if the second or third argument is not a tree, it should produce an error)
4
• caseT e1 of { emptytree – e2, node(id1,id2,id3) – e3}
Note that in order to implement these extensions, the set of expressed values must be
extended accordingly. It now becomes:
ExpVal = Int + Bool + List of ExpVal + Tree of ExpVal
The corresponding implementation of expressed values in OCaml is:
type ’a tree = Empty | Node of ’a * ’a tree * ’a tree
2
type exp_val =
4 | NumVal of int
| BoolVal of bool
6 | ListVal of exp_val list
| TreeVal of exp_val tree
For example,
1 # interp ” emptytree “;;
– : exp_val Proc . Ds . result = Ok ( TreeVal Empty )
3
# interp ” node (5 , node (6 , emptytree , emptytree ) , emptytree )”;;
5 – : exp_val Proc . Ds . result =
Ok ( TreeVal ( Node ( NumVal 5, Node ( NumVal 6 , Empty , Empty ), Empty )))
7
# interp ”
9 caseT emptytree of {
emptytree – emptytree ,
11 node (a ,l ,r) – l
}”;;
13 – : exp_val Proc .Ds. result = Ok ( TreeVal Empty )
15 # interp ”
let t = node ( emptylist ,
17 node ( cons (5 , cons (2 , cons (1 , emptylist ))) ,
emptytree ,
19 node ( emptylist ,
emptytree ,
21 emptytree
)
23 ),
node ( tl ( cons (5 , emptylist )) ,
25 node ( cons (10 , cons (9 , cons (8 , emptylist ))) ,
emptytree ,
27 emptytree
),
29 node ( emptylist ,
node ( cons (9 , emptylist ),
31 emptytree ,
emptytree
33 ),
emptytree
35 )
)
37 )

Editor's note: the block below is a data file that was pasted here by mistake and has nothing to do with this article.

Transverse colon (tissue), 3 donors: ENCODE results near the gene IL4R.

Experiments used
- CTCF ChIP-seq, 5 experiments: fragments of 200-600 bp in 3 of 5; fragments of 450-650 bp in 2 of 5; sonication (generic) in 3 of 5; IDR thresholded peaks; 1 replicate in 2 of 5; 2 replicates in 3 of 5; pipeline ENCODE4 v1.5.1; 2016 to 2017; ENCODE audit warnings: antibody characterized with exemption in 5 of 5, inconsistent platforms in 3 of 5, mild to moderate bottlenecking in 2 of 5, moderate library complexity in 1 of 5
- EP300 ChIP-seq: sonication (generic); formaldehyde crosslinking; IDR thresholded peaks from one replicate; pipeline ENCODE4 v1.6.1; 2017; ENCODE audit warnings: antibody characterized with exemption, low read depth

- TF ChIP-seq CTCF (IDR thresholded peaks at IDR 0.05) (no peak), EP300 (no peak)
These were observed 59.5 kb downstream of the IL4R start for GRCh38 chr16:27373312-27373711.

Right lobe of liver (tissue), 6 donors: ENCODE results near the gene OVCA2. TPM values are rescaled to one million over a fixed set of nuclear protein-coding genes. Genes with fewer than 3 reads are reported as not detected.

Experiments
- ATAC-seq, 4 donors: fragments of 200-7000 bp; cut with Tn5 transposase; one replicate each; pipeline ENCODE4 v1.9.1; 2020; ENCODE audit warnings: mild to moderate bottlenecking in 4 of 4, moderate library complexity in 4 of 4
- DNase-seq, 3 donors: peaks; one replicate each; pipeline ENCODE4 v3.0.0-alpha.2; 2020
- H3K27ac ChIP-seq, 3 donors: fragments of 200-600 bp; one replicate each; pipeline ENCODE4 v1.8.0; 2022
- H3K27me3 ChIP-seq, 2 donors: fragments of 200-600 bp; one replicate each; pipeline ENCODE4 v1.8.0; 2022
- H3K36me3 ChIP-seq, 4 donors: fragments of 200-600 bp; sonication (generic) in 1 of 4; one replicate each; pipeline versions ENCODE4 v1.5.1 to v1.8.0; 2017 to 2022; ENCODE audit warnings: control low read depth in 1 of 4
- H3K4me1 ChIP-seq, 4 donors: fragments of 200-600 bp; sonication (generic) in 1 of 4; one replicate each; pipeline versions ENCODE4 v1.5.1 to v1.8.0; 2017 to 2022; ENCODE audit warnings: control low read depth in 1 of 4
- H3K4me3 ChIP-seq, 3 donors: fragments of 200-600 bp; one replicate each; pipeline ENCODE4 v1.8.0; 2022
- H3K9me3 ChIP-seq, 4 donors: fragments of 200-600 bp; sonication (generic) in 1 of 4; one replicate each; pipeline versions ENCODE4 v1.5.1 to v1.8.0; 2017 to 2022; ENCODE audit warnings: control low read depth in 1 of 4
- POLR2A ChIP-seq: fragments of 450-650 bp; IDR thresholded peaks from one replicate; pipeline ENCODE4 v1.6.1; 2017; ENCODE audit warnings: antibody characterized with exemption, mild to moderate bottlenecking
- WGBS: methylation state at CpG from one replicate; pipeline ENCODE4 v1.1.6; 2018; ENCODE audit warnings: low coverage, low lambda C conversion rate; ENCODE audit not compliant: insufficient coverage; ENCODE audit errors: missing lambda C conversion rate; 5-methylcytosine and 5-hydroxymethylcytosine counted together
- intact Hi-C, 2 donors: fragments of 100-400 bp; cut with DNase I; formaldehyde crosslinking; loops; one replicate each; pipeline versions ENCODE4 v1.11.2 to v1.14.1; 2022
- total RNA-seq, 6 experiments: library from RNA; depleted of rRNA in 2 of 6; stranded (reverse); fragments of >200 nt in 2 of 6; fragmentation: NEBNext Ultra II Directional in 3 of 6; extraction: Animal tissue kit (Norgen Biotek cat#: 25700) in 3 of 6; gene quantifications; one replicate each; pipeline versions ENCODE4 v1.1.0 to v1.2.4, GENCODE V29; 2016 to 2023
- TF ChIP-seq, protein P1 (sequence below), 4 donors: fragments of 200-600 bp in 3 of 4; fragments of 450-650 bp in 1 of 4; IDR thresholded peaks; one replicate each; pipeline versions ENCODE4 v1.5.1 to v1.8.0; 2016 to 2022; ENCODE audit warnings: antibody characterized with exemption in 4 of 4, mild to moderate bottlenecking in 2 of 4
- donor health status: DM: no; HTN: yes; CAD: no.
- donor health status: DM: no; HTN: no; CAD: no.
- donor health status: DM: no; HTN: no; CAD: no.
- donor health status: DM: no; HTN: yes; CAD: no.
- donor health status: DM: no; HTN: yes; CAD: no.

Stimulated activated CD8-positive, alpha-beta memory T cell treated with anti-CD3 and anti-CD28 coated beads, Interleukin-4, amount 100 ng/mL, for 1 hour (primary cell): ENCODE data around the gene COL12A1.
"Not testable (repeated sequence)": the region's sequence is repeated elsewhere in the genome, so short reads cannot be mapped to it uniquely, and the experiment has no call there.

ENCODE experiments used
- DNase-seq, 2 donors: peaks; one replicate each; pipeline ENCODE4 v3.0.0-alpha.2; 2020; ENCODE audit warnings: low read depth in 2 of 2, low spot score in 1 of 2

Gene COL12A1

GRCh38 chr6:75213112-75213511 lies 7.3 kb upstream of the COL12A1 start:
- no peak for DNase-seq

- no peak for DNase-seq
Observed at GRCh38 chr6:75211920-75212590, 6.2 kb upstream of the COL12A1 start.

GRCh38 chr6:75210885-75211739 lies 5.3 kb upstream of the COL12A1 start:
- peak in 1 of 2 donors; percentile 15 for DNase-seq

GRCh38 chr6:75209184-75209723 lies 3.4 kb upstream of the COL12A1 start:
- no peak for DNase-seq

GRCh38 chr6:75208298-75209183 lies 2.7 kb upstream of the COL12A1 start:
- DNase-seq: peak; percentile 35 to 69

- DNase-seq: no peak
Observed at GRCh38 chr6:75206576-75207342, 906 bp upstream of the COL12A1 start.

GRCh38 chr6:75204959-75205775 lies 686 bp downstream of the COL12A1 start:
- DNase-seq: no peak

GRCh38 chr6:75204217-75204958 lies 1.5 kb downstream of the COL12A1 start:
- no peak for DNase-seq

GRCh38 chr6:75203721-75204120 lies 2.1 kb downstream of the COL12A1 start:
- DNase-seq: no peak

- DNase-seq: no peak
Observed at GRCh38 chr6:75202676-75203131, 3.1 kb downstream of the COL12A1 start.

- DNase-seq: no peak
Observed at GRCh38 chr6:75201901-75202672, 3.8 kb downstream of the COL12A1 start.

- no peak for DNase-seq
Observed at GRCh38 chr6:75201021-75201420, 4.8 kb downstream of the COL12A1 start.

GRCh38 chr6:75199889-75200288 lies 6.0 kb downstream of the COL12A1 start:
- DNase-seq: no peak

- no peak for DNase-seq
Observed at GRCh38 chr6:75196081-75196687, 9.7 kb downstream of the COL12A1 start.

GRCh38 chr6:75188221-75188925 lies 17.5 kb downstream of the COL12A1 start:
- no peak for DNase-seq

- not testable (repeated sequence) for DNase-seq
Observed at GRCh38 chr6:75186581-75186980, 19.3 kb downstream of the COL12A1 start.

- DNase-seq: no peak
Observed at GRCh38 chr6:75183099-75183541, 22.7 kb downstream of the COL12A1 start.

in
39 caseT t of {
5
emptytree – 10 ,
41 node (a ,l ,r) –
if empty ?( a)
43 then caseT l of {
emptytree – 21 ,
45 node (b , ll , rr ) – if empty ?( b)
then 4
47 else if zero ?( hd (b ))
then 22
49 else 99
}
51 else 5
}”;;
53 -: exp_val Proc .Ds. result = Ok ( NumVal 99)
The additional production to the concrete syntax is:
<Expression ::= emptytree
<Expression ::= node( <Expression, <Expression, <Expression)
<Expression ::= caseT <Expression of
{ emptytree – <Expression ,
node( <Id, <Id, <Id) – <Expression }
The abstract syntax node for this extension is as follows:
1 type expr =

3 | EmptyTree
| Node of expr * expr * expr
5 | CaseT of expr * expr * string * string * string * expr
Here is the stub for the interpreter:
1 let rec eval : expr – exp_val ea_result = fun e –
match e with
3 | Int n – return @@ NumVal n
5 …
7 | CaseT (e1 , e2 , id1 , id2 , id3 , e3 ) – error ” Implement me!”
| Node (e1 ,e2 , e3 ) – error ” Implement me!”
9 | Empty ( e1 ) – (* update the definition given for lists to support trees *)
| EmptyTree – error ” Implement me!”
4 Submission instructions
Submit a file named HW3.zip through Canvas. Your submission should have the same files
as those in the stub. Please write your name in the source code using comments. Your grade
will be determined as follows, for a total of 100 points:
Section Grade
3.1 20
3.2 30
3.3 50
6